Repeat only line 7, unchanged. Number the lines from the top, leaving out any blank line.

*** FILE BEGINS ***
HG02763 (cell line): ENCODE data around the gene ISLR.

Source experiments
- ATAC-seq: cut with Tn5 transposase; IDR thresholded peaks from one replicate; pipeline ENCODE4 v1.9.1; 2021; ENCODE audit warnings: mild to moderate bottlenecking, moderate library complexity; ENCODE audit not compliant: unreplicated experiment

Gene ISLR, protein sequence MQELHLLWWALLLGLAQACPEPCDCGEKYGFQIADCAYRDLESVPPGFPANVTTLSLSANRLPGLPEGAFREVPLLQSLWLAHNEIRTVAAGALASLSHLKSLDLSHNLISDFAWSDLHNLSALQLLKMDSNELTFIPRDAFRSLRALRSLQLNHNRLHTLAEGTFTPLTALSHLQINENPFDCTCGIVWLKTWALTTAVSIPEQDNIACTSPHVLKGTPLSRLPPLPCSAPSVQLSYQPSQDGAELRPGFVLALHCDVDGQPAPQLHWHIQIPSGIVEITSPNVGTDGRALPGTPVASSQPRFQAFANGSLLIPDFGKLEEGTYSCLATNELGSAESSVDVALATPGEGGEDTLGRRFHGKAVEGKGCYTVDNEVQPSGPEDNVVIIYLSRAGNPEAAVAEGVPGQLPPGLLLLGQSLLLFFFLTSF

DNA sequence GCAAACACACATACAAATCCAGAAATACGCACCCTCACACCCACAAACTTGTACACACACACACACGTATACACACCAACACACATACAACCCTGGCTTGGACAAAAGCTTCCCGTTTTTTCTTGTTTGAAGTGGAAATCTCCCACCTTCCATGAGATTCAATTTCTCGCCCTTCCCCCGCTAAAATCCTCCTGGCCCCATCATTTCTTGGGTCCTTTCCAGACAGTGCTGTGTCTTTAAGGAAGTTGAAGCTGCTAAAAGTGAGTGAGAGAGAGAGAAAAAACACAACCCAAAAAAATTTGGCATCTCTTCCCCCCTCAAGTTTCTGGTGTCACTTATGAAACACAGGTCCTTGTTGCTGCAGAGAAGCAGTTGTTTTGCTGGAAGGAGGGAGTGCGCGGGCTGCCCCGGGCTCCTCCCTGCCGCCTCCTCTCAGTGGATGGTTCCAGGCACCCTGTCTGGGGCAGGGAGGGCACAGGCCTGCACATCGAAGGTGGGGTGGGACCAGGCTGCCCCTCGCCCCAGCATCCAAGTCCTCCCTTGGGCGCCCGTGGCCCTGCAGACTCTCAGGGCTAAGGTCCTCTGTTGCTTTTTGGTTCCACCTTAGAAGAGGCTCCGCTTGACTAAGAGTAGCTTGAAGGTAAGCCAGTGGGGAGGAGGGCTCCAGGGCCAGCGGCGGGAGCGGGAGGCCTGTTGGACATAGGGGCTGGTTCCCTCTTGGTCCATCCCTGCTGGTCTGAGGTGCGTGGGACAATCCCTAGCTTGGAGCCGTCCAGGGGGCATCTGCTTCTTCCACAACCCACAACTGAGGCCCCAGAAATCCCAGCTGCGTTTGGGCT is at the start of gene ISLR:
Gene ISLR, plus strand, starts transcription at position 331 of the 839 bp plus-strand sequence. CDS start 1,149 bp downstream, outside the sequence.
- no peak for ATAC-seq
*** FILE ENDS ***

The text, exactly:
- no peak for ATAC-seq